CRUISING TO THE RESCUE: Autistic boy STRANDED in Aruba for 3 WEEKS after panic attack on plane arrives home
When the family arrived at the Oranjestad Airport in Aruba for their return flight, Elijah, who has low-functioning, non-verbal autism, started acting out
Jamie Greene was on vacation with her boyfriend Carlos Pacheco, and her sons 15-year-old Elijah Kapatos, 12-year-old Brice, and 7-year-old Brandon, in Aruba. But when the Toms River, New Jersey residents arrived at the Oranjestad Airport for their return flight, Elijah, who has low-functioning, non-verbal autism, became startled.
The teenager stopped at the doorway and started screaming "toilet" which was his way of saying something was wrong. "I gave him a gentle nudge and we made it to our seats, then he lost control. He refused to sit, and Jamie and I had to hold him down. Something caused him to be overwhelmed, and he began to hit (Greene) and me and continued screaming," Pacheco told NJ.com.
Jamie Greene and her 15-year-old child spent nearly a month in Aruba trying to get home. A cruise ship helped. https://t.co/wP0SZA5gWe— MLive (@MLive) June 8, 2022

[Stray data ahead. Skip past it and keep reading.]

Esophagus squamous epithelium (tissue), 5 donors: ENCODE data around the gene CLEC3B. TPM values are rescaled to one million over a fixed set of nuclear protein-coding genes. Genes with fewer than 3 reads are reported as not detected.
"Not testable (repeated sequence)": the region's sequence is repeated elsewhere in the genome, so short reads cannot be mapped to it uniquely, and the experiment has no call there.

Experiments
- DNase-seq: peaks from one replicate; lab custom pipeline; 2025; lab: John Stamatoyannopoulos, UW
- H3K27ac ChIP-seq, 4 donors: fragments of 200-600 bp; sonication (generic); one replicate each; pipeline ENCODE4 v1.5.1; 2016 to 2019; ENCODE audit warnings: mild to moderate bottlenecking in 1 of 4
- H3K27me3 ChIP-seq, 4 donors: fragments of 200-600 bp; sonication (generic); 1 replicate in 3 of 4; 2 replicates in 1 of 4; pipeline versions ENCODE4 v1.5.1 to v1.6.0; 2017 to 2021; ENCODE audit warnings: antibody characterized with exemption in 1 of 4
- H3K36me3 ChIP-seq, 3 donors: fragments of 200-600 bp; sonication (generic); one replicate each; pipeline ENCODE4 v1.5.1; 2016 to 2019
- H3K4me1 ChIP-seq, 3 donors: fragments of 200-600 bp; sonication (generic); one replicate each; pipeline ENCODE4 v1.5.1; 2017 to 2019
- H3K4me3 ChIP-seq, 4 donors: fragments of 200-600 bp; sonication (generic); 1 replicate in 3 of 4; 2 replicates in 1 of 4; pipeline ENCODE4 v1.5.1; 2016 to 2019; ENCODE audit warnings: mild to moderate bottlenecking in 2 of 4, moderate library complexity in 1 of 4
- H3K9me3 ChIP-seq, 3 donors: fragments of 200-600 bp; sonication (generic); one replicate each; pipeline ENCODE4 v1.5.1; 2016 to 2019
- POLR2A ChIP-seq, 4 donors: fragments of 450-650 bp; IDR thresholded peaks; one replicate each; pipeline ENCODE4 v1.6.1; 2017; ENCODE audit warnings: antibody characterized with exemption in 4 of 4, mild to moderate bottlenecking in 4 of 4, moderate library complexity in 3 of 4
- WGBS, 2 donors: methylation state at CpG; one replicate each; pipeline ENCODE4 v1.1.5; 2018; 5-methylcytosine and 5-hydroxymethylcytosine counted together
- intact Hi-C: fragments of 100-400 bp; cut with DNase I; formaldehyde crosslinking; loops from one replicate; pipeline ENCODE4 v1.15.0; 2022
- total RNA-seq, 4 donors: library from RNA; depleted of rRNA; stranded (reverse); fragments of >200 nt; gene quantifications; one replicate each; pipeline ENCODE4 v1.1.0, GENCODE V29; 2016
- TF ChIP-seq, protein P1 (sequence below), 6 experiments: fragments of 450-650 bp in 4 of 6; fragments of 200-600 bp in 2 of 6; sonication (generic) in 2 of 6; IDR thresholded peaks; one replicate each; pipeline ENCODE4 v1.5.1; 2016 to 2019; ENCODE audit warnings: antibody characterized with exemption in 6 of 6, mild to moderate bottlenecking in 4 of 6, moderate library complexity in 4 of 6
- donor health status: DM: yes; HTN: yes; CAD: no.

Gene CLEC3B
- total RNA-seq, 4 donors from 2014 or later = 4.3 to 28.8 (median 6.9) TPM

The parents gave Elijah the fast-acting medication prescribed by the doctor in case the teen became agitated, but there was no change in his behavior. When a United Airlines flight attendant informed them that the captain had requested them to return to the gate, the family left the plane. Pacheco and Greene tried a medical evacuation company but were turned down, followed by a cruise line that refused to help them.
"Even the US Consulate in Aruba ran out of ideas, and I had to get our two other children back to school at Toms River, so Brandon, Brice, and I flew back," Pacheco revealed. Greene and Elijah remained on the island for three weeks, posting appeals for help on social media. One of their messages was seen by Julian Maha, an ER physician and the Alabama-based founder of KultureCity, which helps those with nonverbal disabilities like PTSD, strokes, and autism. He got in touch with his contacts at Carnival Cruises, and the company agreed to redirect one of their ships to pick Greene and Elijah up, reports MSN.
Jamie Greene of Toms River said her 15-year-old son, who has “low-functioning, non-verbal autism,” was fine on the family's flight to Aruba. But after resisting the flight home, “he’s got it in his head that he’s absolutely not getting on another plane." https://t.co/kE7M5IEAli— Asbury Park Press (@AsburyParkPress) May 24, 2022
Maha explained, "I knew the minute I read that post that I had to help. I am grateful that (Greene) and Elijah are home safely. Their story resonated on so many levels since my autistic child Abram is of the same age as Elijah. My wife Michele and I identified with their sense of hopelessness and desperation." Greene said, "I cannot believe we're finally home. At one point, I thought we would be stuck on Aruba forever." She posted a long message on Facebook, revealing what happened and thanking everyone for their support.